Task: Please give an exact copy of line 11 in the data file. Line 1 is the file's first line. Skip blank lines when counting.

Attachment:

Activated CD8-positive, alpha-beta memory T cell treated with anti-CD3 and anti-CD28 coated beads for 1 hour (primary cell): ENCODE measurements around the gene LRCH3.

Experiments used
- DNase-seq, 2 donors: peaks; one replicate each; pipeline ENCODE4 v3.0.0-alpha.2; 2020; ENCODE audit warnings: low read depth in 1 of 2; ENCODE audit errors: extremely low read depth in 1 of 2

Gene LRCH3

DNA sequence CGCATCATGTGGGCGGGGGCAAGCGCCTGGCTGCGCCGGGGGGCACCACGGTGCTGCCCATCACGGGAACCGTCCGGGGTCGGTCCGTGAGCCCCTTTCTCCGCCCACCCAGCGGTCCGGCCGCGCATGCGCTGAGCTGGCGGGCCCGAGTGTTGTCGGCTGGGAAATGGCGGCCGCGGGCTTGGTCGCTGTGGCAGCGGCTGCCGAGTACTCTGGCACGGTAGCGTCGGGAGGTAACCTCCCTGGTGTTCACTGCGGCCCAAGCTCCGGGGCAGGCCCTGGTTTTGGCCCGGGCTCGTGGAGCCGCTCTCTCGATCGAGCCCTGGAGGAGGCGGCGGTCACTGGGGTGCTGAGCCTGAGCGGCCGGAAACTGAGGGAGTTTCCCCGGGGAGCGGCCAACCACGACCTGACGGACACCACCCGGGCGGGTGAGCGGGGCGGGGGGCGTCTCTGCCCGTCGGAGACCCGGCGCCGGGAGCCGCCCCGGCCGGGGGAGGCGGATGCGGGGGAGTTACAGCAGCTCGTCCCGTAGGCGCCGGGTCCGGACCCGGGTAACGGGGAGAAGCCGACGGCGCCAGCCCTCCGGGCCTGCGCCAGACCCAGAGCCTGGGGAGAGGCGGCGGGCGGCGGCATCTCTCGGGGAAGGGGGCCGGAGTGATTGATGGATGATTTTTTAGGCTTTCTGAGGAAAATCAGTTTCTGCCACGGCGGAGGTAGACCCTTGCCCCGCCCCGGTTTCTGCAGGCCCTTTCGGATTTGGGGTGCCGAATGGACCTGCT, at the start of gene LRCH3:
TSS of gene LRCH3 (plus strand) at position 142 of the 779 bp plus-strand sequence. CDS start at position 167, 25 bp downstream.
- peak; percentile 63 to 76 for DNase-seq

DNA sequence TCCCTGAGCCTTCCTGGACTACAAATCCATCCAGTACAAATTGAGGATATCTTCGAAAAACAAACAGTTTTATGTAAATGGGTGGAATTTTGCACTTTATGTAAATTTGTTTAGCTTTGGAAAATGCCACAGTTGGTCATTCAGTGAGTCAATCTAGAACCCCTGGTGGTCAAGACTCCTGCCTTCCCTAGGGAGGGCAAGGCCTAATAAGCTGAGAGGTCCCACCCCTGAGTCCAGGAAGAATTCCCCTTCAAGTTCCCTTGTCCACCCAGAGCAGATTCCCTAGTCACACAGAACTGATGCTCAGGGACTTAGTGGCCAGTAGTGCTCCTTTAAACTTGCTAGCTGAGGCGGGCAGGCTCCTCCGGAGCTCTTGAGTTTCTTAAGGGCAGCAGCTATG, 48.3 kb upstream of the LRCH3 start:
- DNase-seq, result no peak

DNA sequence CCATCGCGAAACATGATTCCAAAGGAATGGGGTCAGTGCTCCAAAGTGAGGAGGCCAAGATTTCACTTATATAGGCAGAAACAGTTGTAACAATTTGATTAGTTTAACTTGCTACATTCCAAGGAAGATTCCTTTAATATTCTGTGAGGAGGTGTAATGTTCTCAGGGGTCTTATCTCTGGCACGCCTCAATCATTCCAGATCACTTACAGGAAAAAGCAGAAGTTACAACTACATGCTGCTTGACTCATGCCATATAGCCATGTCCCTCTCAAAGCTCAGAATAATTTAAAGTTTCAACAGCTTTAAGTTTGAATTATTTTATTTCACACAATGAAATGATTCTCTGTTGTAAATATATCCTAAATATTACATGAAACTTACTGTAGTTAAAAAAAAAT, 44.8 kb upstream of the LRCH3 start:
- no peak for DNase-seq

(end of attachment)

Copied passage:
- no peak for DNase-seq